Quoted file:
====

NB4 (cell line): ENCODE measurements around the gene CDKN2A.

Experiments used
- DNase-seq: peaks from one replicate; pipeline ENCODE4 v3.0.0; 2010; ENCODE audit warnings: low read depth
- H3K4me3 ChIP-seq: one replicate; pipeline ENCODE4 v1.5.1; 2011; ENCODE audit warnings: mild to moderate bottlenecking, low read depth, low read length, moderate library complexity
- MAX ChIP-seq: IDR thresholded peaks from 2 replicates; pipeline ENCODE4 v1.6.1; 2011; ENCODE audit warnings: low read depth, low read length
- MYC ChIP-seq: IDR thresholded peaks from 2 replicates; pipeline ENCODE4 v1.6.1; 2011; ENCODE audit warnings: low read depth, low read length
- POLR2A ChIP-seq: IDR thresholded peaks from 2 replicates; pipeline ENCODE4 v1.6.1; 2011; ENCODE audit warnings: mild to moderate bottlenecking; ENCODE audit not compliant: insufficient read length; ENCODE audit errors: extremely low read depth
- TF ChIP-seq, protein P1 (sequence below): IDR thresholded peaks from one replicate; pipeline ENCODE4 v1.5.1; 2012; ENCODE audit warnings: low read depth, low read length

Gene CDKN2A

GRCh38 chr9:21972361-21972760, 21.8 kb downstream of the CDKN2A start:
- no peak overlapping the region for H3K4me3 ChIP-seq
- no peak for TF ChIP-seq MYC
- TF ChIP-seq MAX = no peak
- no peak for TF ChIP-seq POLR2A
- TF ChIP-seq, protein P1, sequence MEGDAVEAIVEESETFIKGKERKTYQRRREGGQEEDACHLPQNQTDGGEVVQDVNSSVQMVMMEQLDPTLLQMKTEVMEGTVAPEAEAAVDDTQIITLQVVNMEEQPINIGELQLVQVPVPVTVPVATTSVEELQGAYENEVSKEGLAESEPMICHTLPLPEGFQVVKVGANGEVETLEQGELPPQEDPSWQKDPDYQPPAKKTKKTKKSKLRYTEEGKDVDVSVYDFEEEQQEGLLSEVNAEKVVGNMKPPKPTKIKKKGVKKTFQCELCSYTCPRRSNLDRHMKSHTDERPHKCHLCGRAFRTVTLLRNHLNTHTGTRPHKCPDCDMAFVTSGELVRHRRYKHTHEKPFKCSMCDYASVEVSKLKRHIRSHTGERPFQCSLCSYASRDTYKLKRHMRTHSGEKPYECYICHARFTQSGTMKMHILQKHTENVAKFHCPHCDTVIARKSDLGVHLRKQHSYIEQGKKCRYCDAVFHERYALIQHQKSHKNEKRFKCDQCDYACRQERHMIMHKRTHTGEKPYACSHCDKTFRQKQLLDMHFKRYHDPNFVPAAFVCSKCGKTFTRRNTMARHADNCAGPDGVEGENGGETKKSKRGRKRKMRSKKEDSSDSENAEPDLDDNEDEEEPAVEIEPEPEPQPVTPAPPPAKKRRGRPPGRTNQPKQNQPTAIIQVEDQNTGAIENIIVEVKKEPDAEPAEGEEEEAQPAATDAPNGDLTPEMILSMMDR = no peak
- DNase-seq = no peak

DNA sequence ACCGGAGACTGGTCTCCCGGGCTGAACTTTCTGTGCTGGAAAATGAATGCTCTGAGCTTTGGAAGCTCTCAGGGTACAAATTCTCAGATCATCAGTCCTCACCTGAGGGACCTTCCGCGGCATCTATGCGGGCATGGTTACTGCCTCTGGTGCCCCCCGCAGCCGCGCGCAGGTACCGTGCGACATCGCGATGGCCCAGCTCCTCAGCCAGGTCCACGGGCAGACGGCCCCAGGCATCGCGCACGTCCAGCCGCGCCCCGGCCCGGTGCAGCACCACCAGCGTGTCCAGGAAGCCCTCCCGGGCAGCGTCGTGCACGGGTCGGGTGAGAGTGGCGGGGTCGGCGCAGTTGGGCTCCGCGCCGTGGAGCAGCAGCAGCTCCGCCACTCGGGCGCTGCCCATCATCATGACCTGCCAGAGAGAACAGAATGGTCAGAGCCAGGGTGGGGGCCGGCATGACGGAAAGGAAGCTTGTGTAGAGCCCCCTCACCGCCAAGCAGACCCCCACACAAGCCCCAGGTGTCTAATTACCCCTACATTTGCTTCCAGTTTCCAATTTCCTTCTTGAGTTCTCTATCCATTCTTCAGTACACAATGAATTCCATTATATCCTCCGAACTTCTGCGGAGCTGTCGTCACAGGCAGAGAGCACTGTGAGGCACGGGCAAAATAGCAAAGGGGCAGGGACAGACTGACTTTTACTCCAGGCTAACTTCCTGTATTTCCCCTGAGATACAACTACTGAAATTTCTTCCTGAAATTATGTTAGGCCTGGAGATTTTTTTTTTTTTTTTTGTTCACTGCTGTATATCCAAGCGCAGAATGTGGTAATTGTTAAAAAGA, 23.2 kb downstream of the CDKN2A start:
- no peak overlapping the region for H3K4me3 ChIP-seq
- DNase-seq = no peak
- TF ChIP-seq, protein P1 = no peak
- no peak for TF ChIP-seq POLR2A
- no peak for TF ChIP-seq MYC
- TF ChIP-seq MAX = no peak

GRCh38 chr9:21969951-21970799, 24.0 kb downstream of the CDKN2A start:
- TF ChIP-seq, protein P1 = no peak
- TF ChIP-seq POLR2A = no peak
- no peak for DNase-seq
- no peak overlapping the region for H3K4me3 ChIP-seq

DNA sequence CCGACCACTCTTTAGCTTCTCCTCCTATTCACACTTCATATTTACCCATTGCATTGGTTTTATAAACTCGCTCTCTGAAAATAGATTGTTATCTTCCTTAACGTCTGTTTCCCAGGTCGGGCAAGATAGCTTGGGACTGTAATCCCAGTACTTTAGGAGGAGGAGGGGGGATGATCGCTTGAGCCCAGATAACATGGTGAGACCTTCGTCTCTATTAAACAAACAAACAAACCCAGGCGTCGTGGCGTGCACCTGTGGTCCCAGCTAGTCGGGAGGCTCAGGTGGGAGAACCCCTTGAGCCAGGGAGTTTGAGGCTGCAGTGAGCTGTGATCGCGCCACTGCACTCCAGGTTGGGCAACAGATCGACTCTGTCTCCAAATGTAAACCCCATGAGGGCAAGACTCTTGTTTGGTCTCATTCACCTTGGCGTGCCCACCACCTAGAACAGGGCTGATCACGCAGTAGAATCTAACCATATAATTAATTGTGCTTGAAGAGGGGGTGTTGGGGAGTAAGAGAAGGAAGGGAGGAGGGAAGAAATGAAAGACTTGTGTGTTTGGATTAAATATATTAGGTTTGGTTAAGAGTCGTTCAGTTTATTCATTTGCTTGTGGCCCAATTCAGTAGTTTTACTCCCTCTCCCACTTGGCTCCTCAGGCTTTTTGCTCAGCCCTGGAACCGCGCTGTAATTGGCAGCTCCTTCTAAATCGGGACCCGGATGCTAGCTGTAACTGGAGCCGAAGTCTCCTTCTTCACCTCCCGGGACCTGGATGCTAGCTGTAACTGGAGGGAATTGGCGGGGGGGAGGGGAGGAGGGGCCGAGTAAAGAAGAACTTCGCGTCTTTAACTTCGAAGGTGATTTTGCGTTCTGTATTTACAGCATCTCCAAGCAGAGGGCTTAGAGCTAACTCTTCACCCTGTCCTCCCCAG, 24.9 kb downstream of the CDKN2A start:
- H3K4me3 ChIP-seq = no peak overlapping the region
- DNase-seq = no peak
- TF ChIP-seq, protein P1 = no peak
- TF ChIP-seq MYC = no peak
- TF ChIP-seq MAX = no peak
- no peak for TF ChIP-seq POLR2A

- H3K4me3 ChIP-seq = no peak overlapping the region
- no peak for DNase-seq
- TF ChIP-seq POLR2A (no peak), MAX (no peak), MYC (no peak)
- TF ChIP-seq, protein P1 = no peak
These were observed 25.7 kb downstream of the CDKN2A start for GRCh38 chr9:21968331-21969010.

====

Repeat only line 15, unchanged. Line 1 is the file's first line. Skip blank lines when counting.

- TF ChIP-seq, protein P1, sequence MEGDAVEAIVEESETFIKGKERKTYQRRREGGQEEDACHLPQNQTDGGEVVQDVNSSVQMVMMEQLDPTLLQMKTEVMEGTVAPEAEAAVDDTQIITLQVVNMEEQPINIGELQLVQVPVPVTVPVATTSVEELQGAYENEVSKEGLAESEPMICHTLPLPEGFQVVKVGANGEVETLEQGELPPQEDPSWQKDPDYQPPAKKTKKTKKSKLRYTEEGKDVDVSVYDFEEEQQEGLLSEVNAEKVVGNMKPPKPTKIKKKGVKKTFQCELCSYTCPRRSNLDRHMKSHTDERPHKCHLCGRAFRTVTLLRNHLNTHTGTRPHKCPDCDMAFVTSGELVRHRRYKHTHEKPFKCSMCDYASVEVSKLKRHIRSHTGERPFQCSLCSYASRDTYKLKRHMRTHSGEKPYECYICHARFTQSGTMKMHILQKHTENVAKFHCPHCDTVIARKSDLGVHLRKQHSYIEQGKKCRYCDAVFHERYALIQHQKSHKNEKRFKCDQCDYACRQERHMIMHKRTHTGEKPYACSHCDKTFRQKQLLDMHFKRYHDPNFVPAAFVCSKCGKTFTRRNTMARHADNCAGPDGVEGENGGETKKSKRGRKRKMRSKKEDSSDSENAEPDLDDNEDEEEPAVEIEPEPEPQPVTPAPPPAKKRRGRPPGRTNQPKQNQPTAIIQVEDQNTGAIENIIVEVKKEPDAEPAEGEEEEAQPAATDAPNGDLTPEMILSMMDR = no peak